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Quade: Z apology welcome, unneeded

Updated: September 24, 2012 6:25AM

DENVER — Cubs manager Mike Quade said he appreciated Carlos Zambrano’s apology after the pitcher left the mound before Quade got there during a pitching change Wednesday night in Houston, but he said it was unnecessary.

‘‘I just didn’t think it was that big a deal. I really didn’t. I didn’t need an apology to make this thing right,’’ said Quade, responding differently than his predecessor, Lou Piniella, who made Zambrano return to the mound for the ball exchange after a similar incident in 2008.

‘‘I don’t think my ego’s so big that .  .  . he’s upset. Just don’t drop the thing.’’

Zambrano said he was so locked into his thoughts that he didn’t know he left the mound early until teammate Kerry Wood told him afterward.

‘‘If another teammate made him aware of that, ‘Look, you left too soon,’ good for him,’’ Quade said. ‘‘Those guys can police that kind of stuff more than I have to.’’

Honor of 42

Wearing No. 42 on Jackie Robinson Day in baseball Friday had a more personal meaning for Quade than some.

Quade, who began his ­professional playing and ­managing career in the ­Pittsburgh Pirates organization, once worked for Branch Rickey Jr., son of the Brooklyn ­Dodgers general manager who signed Robinson to become the first black major-leaguer since Fleet Walker in the 1880s.

‘‘There was pretty good family pride with that,’’ Quade said. ‘‘[Robinson] breaks the color barrier, and it changes society. It changes the game, but not just baseball ­specifically.

‘‘My understanding of the story is Branch Rickey deserves a ton of credit for doing a very difficult thing — the right thing, unfortunately at a time in this country where some people didn’t think so. .  .  . It opened the door for the black player, the Latin players. We’re probably more diversified [in baseball] than our country.

‘‘It’s an honor.’’

First taste of Coors

Casey Coleman has heard the horror stories pitchers tell about Coors Field, but he wonders if the legendary hitting conditions might not work in his favor when he pitches there for the first time tonight, if only as extra incentive to keep the ball down.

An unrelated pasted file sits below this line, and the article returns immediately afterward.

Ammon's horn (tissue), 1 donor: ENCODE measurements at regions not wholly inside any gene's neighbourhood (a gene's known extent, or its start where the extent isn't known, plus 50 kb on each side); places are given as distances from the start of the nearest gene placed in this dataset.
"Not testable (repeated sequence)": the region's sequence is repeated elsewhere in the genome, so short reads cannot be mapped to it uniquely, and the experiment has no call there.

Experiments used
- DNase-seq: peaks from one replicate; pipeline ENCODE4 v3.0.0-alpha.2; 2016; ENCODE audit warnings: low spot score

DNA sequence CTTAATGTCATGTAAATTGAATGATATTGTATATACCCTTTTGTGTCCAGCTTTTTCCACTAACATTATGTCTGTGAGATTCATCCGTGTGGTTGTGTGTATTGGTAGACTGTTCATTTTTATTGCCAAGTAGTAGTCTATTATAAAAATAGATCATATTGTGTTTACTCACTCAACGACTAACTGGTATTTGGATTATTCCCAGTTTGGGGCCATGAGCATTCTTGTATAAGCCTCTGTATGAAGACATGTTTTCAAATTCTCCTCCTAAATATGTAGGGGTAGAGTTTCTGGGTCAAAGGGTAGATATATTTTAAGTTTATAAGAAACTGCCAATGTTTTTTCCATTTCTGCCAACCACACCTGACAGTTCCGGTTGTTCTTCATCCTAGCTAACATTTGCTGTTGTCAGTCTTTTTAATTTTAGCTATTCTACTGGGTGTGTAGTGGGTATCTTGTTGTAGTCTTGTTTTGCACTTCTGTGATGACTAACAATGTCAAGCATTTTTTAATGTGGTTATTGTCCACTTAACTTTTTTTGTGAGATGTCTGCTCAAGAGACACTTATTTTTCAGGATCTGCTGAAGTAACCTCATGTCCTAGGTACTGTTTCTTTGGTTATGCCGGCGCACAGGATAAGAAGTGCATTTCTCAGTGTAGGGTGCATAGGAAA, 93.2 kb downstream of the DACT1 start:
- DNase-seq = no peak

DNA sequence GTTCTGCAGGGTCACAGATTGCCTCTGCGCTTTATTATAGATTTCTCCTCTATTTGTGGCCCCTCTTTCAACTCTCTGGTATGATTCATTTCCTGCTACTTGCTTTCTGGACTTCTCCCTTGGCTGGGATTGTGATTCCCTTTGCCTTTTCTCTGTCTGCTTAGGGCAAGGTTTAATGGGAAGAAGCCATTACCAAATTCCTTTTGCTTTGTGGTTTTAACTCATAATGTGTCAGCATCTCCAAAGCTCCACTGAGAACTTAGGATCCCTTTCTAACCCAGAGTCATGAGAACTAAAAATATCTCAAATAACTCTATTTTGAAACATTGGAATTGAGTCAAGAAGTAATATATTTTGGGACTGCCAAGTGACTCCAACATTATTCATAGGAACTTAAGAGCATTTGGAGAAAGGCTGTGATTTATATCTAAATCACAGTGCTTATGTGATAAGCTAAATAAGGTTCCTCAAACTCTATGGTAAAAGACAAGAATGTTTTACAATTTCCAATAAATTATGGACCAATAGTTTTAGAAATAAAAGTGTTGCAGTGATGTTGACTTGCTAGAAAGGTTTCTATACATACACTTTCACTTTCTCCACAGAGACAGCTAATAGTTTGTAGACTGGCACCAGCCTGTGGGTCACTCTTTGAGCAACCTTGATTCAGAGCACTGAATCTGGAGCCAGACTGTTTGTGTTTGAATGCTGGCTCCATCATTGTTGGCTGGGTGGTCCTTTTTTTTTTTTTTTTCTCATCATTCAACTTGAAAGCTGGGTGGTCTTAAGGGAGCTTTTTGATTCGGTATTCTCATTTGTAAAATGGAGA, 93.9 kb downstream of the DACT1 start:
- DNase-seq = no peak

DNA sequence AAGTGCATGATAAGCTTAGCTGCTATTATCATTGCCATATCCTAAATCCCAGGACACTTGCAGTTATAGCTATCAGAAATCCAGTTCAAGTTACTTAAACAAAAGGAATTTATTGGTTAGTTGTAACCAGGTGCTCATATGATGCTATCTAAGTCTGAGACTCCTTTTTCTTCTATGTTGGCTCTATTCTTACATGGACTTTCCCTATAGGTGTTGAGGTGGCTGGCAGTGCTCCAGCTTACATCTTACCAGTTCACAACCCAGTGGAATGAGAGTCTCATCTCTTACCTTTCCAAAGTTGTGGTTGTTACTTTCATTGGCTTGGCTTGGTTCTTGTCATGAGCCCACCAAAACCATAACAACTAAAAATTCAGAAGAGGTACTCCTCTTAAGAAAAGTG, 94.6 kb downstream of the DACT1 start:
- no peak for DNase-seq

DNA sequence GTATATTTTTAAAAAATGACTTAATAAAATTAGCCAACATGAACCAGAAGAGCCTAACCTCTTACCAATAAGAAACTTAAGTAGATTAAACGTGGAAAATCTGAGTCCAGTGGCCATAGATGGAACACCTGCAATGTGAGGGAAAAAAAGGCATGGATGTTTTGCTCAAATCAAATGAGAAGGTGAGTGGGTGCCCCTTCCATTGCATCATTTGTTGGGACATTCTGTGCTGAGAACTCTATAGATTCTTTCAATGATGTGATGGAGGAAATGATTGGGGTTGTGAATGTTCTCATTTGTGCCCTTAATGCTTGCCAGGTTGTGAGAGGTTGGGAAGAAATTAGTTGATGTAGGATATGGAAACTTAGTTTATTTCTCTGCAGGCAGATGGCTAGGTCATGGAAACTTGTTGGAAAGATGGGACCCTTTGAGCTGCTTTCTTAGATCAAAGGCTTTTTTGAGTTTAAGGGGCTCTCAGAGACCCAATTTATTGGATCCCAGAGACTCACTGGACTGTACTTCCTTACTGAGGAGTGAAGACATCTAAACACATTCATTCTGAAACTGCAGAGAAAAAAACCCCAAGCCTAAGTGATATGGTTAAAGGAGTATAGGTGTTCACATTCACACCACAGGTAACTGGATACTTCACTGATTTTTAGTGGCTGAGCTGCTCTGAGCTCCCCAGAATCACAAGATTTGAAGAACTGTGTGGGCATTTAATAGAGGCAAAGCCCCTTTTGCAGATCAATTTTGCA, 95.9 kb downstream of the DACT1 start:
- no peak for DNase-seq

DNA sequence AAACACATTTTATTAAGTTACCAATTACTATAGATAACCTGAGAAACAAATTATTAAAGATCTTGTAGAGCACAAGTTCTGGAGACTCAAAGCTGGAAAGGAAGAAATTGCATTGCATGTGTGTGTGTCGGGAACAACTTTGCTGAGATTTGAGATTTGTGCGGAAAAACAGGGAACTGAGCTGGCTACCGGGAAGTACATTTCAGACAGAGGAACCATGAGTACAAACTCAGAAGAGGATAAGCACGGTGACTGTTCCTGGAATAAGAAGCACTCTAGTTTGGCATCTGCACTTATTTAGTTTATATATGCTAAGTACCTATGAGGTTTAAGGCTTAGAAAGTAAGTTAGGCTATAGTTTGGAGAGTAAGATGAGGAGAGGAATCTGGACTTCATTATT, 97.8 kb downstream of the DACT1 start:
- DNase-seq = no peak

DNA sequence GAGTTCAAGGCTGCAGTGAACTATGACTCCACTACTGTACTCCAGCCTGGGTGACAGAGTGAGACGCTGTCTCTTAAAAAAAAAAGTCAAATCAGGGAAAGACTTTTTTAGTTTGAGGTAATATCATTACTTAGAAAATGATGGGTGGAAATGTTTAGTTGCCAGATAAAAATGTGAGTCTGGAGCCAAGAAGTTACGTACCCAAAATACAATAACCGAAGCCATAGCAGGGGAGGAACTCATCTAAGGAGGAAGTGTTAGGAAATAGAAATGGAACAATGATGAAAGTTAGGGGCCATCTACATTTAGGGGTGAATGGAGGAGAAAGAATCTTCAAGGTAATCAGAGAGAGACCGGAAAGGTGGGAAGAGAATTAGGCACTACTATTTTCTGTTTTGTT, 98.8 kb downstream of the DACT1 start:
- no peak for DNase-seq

‘‘People always talk about it,’’ said Coleman, who made his season debut Sunday filling in for the injured Randy Wells. ‘‘I don’t really look into it as much because there are other fields that are hitter’s ballparks, too. I felt like the ball in Milwaukee the other day was carrying well there, so that turned into a ­hitter’s ballpark.

‘‘Some days at Wrigley when the wind’s blowing out — I mean, every ballpark has days when it’s tough to pitch.’’


Kosuke Fukudome, who strained his hamstring Sunday, might be ready to return tonight. ‘‘He’s real close, but when a guy tells me he’s ready, I always like to give him one more day,’’ Quade said.

◆ Quade said he expects to decide today how he’ll fill the fifth starter slot next time around, on Tuesday. If it’s filled in-house, he plans to use a Jeff Samardzija-James Russell tandem (one way or the other), but he reiterated he doesn’t see either reliever as a long-term solution.

◆ First-base umpire Jerry Layne was forced to leave the game Friday in the second inning after being hit in the left foot by a Carlos Pena foul line drive.

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